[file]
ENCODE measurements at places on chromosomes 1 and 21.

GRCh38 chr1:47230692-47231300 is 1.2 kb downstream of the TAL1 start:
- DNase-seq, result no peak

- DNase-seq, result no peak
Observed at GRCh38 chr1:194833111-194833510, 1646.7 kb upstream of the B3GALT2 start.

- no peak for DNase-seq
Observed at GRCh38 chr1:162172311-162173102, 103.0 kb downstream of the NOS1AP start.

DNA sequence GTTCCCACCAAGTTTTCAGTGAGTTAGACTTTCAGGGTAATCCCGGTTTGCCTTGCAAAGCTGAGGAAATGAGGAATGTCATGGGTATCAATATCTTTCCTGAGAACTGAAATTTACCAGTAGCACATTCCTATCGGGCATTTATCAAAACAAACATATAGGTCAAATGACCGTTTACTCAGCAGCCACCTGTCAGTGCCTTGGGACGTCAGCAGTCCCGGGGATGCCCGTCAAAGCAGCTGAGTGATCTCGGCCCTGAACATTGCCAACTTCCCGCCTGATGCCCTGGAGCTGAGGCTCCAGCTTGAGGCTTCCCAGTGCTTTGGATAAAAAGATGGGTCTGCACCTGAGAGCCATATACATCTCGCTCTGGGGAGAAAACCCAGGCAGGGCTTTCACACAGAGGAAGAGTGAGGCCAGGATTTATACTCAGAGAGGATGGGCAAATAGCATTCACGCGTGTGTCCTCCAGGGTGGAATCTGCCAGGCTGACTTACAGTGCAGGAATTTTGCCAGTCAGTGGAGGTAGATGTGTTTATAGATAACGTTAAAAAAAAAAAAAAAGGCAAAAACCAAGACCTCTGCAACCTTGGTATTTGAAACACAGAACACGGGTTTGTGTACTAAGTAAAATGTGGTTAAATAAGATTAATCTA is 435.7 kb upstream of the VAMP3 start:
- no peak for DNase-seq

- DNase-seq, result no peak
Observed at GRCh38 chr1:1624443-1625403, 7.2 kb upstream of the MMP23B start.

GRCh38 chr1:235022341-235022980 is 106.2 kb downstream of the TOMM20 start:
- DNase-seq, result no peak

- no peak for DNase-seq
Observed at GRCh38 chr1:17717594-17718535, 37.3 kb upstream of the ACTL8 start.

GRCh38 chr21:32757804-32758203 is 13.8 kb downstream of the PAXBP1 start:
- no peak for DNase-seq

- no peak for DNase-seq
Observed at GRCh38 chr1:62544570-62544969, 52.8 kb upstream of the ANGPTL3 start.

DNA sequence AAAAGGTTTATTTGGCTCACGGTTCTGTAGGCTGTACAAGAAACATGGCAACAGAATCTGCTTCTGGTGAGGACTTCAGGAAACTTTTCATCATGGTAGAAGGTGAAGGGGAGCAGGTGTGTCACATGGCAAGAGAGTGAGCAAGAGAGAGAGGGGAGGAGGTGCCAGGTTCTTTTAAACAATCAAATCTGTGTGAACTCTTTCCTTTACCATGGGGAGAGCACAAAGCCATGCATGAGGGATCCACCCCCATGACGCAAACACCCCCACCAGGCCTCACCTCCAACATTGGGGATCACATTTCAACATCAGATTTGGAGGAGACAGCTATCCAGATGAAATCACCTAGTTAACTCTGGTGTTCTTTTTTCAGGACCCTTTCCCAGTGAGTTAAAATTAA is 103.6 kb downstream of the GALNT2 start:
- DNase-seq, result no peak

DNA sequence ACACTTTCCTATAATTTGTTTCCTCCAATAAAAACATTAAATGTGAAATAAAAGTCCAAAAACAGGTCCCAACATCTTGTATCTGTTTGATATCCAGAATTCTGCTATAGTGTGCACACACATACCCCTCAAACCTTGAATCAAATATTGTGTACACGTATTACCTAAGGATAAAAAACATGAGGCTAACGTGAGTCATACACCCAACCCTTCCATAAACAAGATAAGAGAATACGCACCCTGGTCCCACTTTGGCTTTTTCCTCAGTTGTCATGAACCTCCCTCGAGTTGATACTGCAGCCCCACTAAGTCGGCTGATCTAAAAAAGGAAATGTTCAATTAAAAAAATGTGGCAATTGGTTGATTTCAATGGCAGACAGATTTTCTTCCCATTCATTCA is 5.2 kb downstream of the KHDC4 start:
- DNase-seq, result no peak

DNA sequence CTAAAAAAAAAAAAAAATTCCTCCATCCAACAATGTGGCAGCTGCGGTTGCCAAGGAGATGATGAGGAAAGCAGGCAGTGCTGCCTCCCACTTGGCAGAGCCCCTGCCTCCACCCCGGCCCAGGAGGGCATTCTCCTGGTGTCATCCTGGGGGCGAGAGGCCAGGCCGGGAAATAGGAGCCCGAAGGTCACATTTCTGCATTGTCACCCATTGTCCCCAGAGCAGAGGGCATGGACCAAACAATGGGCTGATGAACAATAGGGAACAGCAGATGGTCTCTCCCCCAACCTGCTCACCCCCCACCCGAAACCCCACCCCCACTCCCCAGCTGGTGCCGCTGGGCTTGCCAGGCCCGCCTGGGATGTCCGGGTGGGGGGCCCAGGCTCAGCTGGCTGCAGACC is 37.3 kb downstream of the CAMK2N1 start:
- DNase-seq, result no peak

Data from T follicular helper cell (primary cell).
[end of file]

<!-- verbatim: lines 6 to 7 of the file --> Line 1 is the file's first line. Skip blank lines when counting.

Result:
- no peak for DNase-seq
Observed at GRCh38 chr1:162172311-162173102, 103.0 kb downstream of the NOS1AP start.